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Léa Daaboul is on a wellness and sustainability quest with her swimwear line

By FashionUnited

22 Aug 2022

Fashion |Interview

Image: leathelabel.com

Lebanon-born Léa Daaboul is on a sustainable fashion quest. The designer has gained buzz as an insider-favorite indie swimwear label focusing on eco-practices. In addition to her goal of making the fashion industry more sustainable, Daaboul is also yoga-certified and a wellness proponent. The designer and entrepreneur took a moment out of her busy schedule to speak with FashionUnited about why she decided to start her label, using Econyl fabrics, and the slow fashion movement.

What inspired you to launch a sustainable swimwear brand?

I grew up between the Mediterranean and the West and was brought up in an entrepreneurial family, so travel always plays a dominant role in my inspiration from the design process to shooting our campaigns. I am inspired by my travels and experiences, having lived around the world with an appreciation for culture, art, and style. Yoga also plays a large part, as I have been an instructor for many years now, something I am very passionate about. We currently manufacture responsibly in Bali, one of my preferred serene islands to unwind and recharge, a place where yoga, beach culture, and sustainable visions are widely common.

How do you ensure your line is sustainable?

To reduce our carbon footprint, we created all our Léa the Label premium swimwear with the highest luxe eco-friendly Italian fabrics in collaboration with Econyl. Econyl yarns are regenerated endless times, preserving the same quality and improving the elasticity and efficacy of the fabrics, essentially making our swimwear last for seasons on end. All our swimsuits are sustainable and created from post and pre-consumer waste. Our resort ready-to-wear and sarongs are created from natural, biodegradable, and certified organic fabrics.

How did you make the transition from buyer to a designer?

I have always been a designer, working in buying and sales was a transition to learn different parts of the business to eventually apply those skills to the brand I wanted to build.

How did you end up collaborating with Econyl?

As I travel to Bali often, where sustainable visions are widely common, I found myself researching organizations that support protecting our oceans, and stumbled upon suppliers and manufacturers who focus on sustainability and carry eco-friendly fabrics.

What does slow fashion mean to you?

There is so much pressure for designers to launch their greatest collection season after season. It’s always challenging being a slower and more emerging brand in a fast-moving industry. As the brand evolves, it’s a priority to take a step back, slow down and stay true to yourself to maintain the ethos of the brand and allow room for creativity and inspiration. We believe in quality over quantity.

Fashion is growing rapidly, and new collections are created weekly. While this inexpensively increases brand profits, the amount of waste is substantial. Our concept is more focused on supporting the slow fashion movement with minimal and timeless collections, and avoiding fast fashion and mass production to allow more time for creativity and construction. We want to focus more on ethical fashion, using the highest luxury eco-friendly Italian fabrics for a reasonable price, and offer staple and unique pieces to ensure our consumers that their swimwear is still durable and in style for seasons on end. These timeless designs can also be worn from day to night, from beach to resort, and mix and matched from season to season. While taking a more positive approach to sustainability, we focus on less waste and environmental concerns and help reduce toxic working conditions.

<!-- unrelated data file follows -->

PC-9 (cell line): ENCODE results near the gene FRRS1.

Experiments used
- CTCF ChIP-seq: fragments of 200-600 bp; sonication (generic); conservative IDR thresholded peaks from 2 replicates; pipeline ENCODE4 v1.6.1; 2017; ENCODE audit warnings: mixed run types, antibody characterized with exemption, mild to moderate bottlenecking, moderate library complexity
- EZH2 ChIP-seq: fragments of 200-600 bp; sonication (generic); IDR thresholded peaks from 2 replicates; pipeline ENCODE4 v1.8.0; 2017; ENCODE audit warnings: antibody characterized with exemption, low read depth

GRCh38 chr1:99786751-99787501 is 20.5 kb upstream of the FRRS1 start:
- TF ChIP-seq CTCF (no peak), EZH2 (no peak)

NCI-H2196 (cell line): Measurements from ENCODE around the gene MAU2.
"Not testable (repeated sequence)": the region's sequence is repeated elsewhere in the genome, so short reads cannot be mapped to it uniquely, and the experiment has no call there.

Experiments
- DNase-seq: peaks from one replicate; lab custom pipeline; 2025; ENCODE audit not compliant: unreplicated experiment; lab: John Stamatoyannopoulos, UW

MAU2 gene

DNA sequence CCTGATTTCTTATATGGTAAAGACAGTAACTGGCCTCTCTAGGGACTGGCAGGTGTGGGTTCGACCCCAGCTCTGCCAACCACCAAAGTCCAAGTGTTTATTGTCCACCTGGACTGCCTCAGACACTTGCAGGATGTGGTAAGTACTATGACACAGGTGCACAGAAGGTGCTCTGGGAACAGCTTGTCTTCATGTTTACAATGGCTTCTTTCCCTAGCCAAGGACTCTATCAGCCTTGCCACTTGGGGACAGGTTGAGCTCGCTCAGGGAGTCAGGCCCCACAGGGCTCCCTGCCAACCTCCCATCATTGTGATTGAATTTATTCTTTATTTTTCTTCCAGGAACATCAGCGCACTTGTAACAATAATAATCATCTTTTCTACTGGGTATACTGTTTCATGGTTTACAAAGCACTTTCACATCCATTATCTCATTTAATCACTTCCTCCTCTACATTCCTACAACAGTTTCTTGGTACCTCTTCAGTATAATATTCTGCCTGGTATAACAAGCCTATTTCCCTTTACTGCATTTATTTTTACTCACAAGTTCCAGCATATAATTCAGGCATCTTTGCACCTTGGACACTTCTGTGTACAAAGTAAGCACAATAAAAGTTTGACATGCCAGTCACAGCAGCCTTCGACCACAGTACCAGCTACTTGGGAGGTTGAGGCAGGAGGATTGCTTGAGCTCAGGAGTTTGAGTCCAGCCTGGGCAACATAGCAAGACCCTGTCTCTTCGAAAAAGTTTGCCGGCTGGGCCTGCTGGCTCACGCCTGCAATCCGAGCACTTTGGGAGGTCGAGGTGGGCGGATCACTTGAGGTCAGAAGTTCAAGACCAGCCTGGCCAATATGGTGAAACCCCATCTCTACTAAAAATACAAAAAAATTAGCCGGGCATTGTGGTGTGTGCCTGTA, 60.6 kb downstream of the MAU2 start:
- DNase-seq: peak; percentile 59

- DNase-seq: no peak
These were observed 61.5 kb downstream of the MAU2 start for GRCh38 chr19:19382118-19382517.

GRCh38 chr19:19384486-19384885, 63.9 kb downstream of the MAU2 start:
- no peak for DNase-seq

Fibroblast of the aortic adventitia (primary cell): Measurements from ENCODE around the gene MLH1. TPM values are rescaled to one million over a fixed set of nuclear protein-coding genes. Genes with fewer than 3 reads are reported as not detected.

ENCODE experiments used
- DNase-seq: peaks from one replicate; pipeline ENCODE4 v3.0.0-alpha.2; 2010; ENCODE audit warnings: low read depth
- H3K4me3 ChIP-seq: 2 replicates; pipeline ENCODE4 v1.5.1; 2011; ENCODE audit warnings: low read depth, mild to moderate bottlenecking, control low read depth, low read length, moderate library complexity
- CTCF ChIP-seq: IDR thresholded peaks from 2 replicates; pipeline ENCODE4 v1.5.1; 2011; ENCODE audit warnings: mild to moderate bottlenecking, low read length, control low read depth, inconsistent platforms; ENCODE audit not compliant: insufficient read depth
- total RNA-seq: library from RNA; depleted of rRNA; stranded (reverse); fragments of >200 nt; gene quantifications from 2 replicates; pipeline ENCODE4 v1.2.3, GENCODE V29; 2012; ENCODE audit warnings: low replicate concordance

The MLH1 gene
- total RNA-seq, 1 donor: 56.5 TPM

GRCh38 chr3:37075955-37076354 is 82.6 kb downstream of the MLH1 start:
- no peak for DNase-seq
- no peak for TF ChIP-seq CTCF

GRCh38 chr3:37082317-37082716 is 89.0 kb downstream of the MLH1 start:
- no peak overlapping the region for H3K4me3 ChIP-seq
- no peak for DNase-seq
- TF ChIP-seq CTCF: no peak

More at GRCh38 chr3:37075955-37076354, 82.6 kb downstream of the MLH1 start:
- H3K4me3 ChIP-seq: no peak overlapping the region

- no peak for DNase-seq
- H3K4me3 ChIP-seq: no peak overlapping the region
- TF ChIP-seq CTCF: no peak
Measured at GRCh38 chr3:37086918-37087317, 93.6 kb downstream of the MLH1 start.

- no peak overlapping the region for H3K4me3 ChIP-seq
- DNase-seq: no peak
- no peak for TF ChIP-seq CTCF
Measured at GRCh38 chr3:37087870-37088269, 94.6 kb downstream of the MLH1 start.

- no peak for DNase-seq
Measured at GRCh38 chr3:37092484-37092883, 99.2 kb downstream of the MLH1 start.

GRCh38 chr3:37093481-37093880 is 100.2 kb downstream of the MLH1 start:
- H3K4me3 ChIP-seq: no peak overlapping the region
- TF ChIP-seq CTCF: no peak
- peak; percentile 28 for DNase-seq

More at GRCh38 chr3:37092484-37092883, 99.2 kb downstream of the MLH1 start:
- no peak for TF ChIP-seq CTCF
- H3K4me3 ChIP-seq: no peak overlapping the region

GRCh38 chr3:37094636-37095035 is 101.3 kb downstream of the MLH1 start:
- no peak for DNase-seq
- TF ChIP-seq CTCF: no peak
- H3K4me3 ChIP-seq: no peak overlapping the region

How many collections do you produce per year?

1 main collection and 1 relaunch of our core swim in new colors.

What are your biggest markets?

We have a diverse market. United States, UK, Europe, and Dubai.

Header 2Do you take a direct-to-consumer or wholesale approach to your business, and why to which?

We are mainly focused on direct-to-consumer as we carry core collections. However, we are currently stocked at Selfridges, a retailer that strongly shares and understands our values as a sustainable brand that believes in supporting the slow fashion movement. We are always open to partners who share the same ethos.

Let’s talk about some of your interests outside of fashion. How did you find your love of yoga?

I love sports and have played sports my entire life. Yoga came to me at a time when I was moving countries and needed an activity to feel grounded. As I also travel to Bali often, I became more and more attached to the practice.

How does your wellness work tie back into your fashion work?

Practicing yoga and Pilates made me more health conscious. I usually tend to gravitate more towards a healthier and organic lifestyle, even skincare. For example, we love to support small family businesses who share our same values; we recently created a gift with purchase of natural soaps made by local artisans in Lebanon. Léa the Label is not just a swim and resort brand, it’s a lifestyle.

How do you think the industry can work to counteract greenwashing?

I believe that everyone in our industry should have brand awareness and do proper research about who they dive into business with, whether they are suppliers, photographers, pr agencies, etc. to make sure they are supporting original businesses, as many brands are also being copied by companies focused on fast-fashion. Sustainable visions and supply are more common now, and they are available to help brands and consumers make small changes that could improve their carbon footprint.

Léa Daaboul
Léa the Label